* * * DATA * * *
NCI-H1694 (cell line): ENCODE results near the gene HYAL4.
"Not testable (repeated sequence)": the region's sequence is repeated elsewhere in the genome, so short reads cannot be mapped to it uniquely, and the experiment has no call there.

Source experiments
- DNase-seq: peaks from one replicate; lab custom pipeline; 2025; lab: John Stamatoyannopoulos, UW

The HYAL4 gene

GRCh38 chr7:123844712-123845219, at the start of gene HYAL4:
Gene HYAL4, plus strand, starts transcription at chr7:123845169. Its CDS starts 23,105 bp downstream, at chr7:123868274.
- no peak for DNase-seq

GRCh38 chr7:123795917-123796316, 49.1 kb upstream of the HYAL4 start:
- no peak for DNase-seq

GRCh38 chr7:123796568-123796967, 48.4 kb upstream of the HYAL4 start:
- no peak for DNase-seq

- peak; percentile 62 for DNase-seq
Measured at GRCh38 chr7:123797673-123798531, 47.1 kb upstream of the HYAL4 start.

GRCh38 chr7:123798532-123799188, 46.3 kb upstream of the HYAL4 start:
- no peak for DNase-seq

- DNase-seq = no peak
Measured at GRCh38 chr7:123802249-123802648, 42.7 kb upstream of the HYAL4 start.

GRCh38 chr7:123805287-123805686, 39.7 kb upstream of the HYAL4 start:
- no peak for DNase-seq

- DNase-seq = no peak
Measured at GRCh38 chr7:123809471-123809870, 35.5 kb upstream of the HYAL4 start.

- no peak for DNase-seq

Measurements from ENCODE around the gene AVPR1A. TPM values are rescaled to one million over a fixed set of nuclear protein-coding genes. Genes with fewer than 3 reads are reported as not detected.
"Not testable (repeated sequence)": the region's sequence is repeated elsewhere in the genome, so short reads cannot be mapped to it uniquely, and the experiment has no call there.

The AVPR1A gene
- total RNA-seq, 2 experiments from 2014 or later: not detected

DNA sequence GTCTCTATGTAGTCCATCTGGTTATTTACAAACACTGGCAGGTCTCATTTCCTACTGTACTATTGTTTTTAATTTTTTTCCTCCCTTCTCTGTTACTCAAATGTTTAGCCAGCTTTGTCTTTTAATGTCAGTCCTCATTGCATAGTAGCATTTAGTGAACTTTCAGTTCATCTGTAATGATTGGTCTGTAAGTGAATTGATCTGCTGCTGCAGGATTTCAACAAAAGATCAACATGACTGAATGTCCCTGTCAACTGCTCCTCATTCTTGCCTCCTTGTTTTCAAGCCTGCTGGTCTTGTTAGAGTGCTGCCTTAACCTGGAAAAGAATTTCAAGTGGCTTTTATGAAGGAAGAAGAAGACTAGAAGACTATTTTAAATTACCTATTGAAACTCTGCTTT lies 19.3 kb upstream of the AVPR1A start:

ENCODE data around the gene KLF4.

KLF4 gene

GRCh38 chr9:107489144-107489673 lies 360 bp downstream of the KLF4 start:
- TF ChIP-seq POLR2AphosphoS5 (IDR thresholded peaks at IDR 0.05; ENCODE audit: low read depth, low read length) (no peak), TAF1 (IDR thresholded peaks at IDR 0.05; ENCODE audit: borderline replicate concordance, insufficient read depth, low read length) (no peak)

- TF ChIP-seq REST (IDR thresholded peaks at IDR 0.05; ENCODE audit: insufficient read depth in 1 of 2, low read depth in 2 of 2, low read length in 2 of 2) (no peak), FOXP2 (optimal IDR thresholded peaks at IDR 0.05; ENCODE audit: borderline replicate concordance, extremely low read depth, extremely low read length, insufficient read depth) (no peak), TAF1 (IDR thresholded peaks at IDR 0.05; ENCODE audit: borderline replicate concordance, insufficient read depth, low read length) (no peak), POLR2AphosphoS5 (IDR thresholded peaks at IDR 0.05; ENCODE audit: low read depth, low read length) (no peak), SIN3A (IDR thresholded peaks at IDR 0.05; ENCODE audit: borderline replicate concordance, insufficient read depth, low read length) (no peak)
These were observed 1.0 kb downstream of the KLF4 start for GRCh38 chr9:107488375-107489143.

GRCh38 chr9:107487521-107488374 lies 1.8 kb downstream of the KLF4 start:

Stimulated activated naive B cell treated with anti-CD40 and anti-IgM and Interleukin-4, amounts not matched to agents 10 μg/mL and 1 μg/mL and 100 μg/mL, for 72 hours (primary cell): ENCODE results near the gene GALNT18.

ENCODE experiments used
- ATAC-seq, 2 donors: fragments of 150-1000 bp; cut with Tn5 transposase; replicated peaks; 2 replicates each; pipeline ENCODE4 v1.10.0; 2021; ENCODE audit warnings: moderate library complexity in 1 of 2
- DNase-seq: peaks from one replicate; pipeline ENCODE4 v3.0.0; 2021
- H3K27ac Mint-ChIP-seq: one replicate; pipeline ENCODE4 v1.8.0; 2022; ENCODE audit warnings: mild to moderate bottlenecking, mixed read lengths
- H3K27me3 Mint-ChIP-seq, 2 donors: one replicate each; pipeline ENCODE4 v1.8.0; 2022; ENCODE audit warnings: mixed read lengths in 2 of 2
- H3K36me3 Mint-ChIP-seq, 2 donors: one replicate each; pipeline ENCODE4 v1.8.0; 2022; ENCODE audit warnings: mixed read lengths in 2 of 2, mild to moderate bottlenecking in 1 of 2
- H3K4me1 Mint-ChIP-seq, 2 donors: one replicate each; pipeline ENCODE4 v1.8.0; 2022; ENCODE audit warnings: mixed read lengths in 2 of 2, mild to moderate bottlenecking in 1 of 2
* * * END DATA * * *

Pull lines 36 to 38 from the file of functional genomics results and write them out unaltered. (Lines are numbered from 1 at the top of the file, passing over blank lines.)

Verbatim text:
Stimulated activated naive B cell treated with anti-CD40 and anti-IgM and Interleukin-4, amounts not matched to agents 10 μg/mL and 1 μg/mL and 100 μg/mL, for 72 hours (primary cell): ENCODE results near the gene GALNT18.

ENCODE experiments used
- ATAC-seq, 2 donors: fragments of 150-1000 bp; cut with Tn5 transposase; replicated peaks; 2 replicates each; pipeline ENCODE4 v1.10.0; 2021; ENCODE audit warnings: moderate library complexity in 1 of 2